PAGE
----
Photo Credit: Patrick Mansell
Penn State’s research expertise is undeniable. Last year, the university’s research expenditures exceeded $1 billion and, according to the National Science Foundation, Penn State surpasses all other universities in the country when it comes to research expenditures by key fields and subfields. Last year’s funding came from a variety of sources, including federal and private, with contributions from the Department of Defense, the Department of Energy and the Department of Health and Human Services, as well as the Andrew W. Mellon Foundation and the National Science Foundation.
How is all of that research and money actually solving problems? What are the tangible impacts of Penn State’s research? Here are just five examples:
For those with disabilities, finding the right technology to address their individual needs can make all the difference in quality of life. A team of Penn State researchers, along with researchers in China, have recently found new ways for smart robotics to mimic human movement, as well as new capabilities for printing wearable sensors directly on skin.
The smart robotics research can eventually lead to changes that would help those with prosthetic limbs better control variables such as force, while the break-through wearable sensors would allow for easy and convenient monitoring of vitals such as temperature, blood oxygen and heart rate.
Many researchers (and other tech businesses alike) are turning their attentions to COVID-19 and lessening the impact of the pandemic in whatever ways possible, so it’s no surprise that researchers at Penn State are doing the same.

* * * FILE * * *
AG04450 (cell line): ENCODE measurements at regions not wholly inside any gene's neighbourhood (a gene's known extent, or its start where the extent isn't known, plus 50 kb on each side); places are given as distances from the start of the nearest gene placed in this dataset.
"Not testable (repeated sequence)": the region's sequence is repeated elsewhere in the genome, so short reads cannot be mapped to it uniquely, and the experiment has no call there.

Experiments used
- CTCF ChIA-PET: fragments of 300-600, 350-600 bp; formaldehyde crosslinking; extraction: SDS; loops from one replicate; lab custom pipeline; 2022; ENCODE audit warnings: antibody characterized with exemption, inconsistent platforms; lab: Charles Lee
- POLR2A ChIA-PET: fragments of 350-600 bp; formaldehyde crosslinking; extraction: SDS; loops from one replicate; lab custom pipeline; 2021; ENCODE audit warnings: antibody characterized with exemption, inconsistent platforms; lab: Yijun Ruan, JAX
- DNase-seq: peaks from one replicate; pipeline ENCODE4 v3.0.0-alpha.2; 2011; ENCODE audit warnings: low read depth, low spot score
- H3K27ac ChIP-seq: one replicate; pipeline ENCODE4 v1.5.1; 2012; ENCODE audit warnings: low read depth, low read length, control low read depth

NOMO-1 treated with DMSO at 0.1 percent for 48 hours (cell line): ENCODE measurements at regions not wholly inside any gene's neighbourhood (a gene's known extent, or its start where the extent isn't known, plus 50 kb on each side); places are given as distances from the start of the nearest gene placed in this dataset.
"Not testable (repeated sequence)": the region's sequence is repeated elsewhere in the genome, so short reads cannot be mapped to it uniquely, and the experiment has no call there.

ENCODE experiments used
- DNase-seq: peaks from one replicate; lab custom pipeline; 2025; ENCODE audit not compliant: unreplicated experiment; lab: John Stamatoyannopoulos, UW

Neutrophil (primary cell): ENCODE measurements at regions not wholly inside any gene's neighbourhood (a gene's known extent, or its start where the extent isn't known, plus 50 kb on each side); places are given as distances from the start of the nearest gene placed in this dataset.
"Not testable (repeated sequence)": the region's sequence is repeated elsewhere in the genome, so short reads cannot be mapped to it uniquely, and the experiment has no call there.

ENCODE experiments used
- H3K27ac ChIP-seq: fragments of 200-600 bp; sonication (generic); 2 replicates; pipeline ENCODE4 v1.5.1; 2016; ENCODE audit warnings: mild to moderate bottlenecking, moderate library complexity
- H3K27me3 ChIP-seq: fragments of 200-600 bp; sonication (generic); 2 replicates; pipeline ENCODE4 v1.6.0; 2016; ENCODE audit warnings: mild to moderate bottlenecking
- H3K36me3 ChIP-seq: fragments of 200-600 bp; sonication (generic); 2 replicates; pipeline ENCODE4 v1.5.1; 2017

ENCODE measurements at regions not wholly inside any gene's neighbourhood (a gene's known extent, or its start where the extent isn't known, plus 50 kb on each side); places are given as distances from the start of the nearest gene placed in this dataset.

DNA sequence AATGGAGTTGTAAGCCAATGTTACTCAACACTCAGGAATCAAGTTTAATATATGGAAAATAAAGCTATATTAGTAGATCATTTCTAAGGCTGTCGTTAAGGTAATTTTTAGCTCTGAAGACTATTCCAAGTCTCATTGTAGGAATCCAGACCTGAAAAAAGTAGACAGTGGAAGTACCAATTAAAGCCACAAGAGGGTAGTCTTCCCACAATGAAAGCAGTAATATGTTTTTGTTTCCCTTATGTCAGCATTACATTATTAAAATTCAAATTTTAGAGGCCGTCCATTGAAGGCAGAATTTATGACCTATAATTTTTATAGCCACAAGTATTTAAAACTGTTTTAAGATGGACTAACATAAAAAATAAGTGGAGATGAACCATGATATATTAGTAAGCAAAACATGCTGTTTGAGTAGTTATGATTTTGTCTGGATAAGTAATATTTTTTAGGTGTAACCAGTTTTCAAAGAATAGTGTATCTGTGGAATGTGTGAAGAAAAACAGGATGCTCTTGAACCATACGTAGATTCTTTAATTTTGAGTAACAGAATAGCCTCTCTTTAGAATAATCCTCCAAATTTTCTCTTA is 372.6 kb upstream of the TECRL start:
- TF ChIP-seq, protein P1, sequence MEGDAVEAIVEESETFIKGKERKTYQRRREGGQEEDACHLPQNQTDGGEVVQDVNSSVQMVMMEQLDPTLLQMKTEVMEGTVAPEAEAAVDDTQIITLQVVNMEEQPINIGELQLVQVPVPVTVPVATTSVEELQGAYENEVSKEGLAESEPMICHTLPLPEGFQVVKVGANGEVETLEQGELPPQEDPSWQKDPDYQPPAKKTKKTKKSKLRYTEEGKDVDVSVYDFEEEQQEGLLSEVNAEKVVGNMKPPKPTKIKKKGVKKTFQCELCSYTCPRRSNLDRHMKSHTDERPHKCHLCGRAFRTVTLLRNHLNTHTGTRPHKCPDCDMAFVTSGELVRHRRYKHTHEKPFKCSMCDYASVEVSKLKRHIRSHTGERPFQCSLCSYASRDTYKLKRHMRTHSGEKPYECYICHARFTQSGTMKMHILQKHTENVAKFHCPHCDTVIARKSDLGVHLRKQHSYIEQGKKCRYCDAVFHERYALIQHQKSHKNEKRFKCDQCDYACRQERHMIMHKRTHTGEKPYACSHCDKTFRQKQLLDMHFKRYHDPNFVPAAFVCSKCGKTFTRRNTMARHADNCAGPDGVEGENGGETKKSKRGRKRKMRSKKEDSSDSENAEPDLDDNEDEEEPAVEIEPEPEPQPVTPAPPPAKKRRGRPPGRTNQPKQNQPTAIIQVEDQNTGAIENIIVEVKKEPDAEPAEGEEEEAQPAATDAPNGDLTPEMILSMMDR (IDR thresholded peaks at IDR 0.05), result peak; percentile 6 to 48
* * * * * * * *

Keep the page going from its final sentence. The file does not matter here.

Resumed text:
Most recently, though, a researcher from the university’s College of Agricultural Sciences got involved. With an approximate $3.9 million grant from the National Institutes of Health, the researcher and team are attempting to create a vaccine that will protect all segments of the population, but particularly older adults. To do so, they’re looking at the bovine adenovirus vector system as a delivery vehicle for the vaccine.
Four Penn State graduate students were recently awarded research grants from the Edna Bennett Pierce Prevention Research Center, to focus on work reducing racism and promoting anti-racist practices and culture — a particularly relevant endeavor in 2020.
The graduate students plan to use their awarded grants to focus on promoting anti-racist behaviors in families; the links between institutional racism, mental health and academic efficacy; cyber aggression related to Black and Asian women; and radicalization in online undergraduate education.
Penn State researchers are using sensing phenomena usually found in the animal world to improve man-made sensors used in factories and homes, as part of Industry 4.0. Their findings? To boost sensor signals, simply add the perfect amount of background noise.
“Stochastic resonance is a phenomenon where a weak signal which is below the detection threshold of a sensor can be detected in the presence of a finite and appropriate amount of noise,” said researcher Akhil Dodda. Stochastic resonance is used in the natural world by jewel beetles, to detect dangers such as forest fires, from as much as 50 miles away. Similarly, paddlefish use comparable sensors to detect food sources via weak electric signals.
In terms of human application, the researchers say such technology could be used to boost sensors employed by the military, or in environments where it’s necessary to monitor very weak signals, such as in volcanoes or beneath the ocean.
Bioenergy and biofuels and their role in fighting climate change have been debated. Is growing crops for biofuel a truly good use of land, when planting a forest may do more to combat climate change?
New documentation from Penn State’s Institutes of Energy and the Environment confirms that growing certain biofuel crops in certain landscapes offers net climate benefits, reducing greenhouse gas emissions and removing excess carbon dioxide from the atmosphere. The documentation concludes that growing switchgrass on lands transitioning away from crops or pasture has comparable climate benefits to reforestation, and actually greater benefits than grassland restoration.